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October 17, 1985 - Image 8

Resource type:
Text
Publication:
The Michigan Daily, 1985-10-17

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4

Page 8 - The Michigan Daily - Thursday, October 17, 1985
Hawkeye AD

starred for'

Wolverines

Elliott pilayed on national champ
'Mad Magicians'squad of '47

4

By PHIL JOHNSON
In 1947, football helmets were
leather, a good offensive lineman
weighed 200 pounds, and Michigan
boasted one of the most exciting and
productive offenses in the country.
The offensive backfield was dubbed
the "Mad Magicians" by the media,
and one of the main sleight-of-hand
artists was Chalmers "Bump"
Elliott.
ELLIOTT STARRED on Michigan's
1946 and 1947 teams after two years as
a Marine trainee at Purdue Univer-
sity (where he lettered twice in foot-
ball and once each in baseball and
basketball) and a stint in the Marine
Corps, serving in China near the end
of World War II.
He was attracted to Ann Arbor after
his discharge in 1946 by the fact that
his brother Pete had enrolled at
Michigan in 1945. The two played
together in the same backfield the
next two years, helping the team to a
combined 16-12-1 record.
"I'm not sure if it was anything
other than having a lot of great
players and a very sophisticated of-
fense," Elliott said, referring to the
team's success in those years with
players like Bob Chappuis, Howard
Yerges, and Jack Weisenberger.
THE MICHIGAN offense featured
numerous fakes and pitches and more
passes than most teams of the time.
"It was a combination of the T-
formation and the single wing. And
then we ran some single-wing plays
from the T, which really confused the
defenses," he said.

In 1946, Elliott scored four touch-
downs and averaged 5.1 yards per
carry for a team that lost only to an
Army squad that included Heisman
Trophy winners Glenn Davis and Doc
Blanchard, and Big-Ten champion
Illinois.
The 1946 team was good, but the
1947 edition was a powerhouse. Elliott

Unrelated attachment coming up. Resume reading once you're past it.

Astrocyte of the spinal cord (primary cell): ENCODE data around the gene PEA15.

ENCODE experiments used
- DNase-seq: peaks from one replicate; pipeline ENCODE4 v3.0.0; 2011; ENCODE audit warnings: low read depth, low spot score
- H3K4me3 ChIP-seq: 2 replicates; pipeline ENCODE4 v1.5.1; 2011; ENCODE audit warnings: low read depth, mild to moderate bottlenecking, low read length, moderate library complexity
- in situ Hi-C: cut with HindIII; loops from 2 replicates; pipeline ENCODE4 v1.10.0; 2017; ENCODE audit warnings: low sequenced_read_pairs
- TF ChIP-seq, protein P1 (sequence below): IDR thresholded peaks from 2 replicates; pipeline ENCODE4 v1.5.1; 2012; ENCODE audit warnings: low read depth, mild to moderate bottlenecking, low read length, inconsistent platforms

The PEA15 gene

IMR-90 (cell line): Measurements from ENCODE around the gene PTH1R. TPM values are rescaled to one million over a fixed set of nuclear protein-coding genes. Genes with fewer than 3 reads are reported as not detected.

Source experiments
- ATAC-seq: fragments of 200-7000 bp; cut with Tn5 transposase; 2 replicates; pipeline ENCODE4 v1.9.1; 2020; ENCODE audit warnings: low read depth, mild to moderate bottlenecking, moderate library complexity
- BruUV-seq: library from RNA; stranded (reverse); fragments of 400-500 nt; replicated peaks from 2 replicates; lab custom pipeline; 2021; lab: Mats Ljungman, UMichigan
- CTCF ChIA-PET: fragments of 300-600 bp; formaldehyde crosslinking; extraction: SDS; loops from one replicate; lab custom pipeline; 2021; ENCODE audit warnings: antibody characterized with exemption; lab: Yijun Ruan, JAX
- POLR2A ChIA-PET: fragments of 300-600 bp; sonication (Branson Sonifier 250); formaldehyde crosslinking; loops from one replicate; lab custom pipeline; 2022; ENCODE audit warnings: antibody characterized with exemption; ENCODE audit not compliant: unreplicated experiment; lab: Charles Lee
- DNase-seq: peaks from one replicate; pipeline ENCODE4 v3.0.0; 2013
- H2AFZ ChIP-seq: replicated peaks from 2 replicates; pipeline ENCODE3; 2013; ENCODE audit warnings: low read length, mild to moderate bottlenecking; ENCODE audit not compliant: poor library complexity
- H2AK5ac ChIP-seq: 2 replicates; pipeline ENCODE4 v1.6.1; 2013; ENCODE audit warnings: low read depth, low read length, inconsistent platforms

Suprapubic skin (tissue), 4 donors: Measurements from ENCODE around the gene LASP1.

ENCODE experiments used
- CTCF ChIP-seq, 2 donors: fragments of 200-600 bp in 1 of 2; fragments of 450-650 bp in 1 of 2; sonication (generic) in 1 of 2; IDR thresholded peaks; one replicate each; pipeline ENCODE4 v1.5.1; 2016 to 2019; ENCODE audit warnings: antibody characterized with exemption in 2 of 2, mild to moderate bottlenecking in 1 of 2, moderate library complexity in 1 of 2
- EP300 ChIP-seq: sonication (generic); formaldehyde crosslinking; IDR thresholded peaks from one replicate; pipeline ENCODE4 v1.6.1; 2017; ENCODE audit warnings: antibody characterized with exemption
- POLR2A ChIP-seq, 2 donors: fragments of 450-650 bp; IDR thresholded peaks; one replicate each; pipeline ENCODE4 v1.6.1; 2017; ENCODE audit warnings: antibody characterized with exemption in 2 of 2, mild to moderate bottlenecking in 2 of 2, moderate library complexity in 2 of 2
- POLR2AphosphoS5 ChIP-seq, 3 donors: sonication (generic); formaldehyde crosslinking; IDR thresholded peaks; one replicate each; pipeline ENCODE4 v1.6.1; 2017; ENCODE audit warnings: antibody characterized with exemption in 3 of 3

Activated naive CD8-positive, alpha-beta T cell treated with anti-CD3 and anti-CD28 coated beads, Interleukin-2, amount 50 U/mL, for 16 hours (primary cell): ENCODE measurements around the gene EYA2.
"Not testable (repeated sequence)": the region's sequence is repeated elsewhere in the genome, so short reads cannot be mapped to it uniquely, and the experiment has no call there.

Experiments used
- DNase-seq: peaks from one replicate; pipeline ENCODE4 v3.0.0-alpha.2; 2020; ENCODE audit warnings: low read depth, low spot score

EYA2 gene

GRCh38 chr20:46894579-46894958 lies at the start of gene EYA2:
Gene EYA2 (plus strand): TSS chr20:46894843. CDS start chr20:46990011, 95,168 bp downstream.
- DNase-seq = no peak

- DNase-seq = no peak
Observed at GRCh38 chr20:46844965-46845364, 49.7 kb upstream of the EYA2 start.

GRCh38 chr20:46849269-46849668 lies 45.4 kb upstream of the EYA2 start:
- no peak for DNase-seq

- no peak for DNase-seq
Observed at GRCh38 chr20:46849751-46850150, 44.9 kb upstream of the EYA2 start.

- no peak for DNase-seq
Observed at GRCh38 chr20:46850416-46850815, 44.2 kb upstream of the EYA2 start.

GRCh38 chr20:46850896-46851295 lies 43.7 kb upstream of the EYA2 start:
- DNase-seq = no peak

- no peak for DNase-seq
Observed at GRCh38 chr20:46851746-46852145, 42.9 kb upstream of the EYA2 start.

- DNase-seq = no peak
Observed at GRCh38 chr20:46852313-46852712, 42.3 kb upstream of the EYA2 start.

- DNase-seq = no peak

scored ten touchdowns that year,
leading the league in that category.
The offense rarely allowed the op-
ponents to stay in the game,
averaging 37.4 points per game - im-
pressive even by today's standards.
IT (THE OFFENSE) was Coach

(Fritz) Crisler's invention," Elliott
said. "It was complicated, but it was
fun to play and we had a lot of good
players running it."
Elliott was named the conference's
Most Valuable Player and received
All-America honors as that '47
Wolverine squad finished the season
as Big Ten, Rose Bowl, and national
champions. Although Elliott played at
a time when two-platoon football was
becoming the rule, he played both
ways and was good enough as a defen-
sive back to be named to Michigan's
all-time football team at that position.
"I liked defense as much as offen-
se," Elliott explained. "The fun part

about offense was its diversity, but I
guess I liked playing defense just as
much as playing offense. Coach
Crisler, by the way, was ahead of the
others on defensive strategy, too."
ELLIOTT THINKS some of his
former coaches' defensive in-
novations have helped to change the
way the game is played. "The defen-
ses have become much more com-
plicated, so passing is more important
in the game today. It was important in
my day too, but today's offenses are
much more wide-open."
Elliott did not attempt to copy
Crisler when he moved into the
coaching ranks, but he did use what
he had learned. "I did coach the of-
fense we had used, but I just tried to
be myself. You can't try to be anyone
else."
He coached at Oregon State from